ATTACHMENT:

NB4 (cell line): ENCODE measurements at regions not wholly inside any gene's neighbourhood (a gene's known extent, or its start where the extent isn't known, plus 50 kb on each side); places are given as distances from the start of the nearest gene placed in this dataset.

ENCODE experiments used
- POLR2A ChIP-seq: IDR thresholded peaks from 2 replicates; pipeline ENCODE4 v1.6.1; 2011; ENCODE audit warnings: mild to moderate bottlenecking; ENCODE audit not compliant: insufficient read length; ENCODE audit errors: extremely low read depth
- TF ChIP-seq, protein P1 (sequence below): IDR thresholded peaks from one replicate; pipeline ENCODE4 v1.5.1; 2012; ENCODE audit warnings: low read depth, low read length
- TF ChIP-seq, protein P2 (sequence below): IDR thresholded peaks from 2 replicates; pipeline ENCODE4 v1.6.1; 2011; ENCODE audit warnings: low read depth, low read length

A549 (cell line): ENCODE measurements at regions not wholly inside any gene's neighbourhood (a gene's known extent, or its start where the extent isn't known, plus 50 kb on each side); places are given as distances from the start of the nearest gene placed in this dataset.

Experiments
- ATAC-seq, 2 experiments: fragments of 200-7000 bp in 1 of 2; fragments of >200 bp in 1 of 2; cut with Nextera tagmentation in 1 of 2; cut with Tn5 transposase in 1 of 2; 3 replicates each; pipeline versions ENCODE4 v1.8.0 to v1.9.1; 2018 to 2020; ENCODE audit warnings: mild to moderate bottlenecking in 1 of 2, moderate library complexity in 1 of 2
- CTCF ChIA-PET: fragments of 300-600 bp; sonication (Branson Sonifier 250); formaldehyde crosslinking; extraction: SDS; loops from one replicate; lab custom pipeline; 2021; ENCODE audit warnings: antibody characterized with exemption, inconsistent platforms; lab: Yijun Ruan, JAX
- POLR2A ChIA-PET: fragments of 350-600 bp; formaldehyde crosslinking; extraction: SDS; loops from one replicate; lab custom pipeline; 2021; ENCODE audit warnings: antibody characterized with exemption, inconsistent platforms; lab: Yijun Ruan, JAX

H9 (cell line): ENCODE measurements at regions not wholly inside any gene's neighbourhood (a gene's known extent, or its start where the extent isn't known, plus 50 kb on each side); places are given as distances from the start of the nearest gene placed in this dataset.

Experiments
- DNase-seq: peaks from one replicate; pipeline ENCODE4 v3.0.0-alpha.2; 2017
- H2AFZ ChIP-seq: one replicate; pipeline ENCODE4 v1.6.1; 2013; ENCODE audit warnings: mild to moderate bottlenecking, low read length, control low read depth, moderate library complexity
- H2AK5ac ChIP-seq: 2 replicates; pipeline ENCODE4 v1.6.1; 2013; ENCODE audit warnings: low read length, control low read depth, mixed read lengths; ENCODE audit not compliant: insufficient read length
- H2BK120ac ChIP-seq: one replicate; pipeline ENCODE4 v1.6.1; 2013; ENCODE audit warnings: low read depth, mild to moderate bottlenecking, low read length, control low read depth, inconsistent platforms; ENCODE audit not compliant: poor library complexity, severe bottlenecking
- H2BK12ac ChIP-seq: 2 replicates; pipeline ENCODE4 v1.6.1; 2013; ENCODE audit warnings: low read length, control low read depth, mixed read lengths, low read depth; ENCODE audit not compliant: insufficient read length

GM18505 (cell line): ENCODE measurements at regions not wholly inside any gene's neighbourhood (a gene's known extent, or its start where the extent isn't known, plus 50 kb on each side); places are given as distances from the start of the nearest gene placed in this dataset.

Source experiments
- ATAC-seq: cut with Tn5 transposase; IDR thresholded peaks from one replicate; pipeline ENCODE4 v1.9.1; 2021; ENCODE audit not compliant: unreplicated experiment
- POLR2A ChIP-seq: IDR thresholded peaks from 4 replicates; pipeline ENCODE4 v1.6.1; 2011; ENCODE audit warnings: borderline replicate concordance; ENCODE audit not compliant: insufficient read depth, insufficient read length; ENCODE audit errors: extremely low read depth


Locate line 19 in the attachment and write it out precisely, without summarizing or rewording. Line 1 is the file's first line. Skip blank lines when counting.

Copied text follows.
Source experiments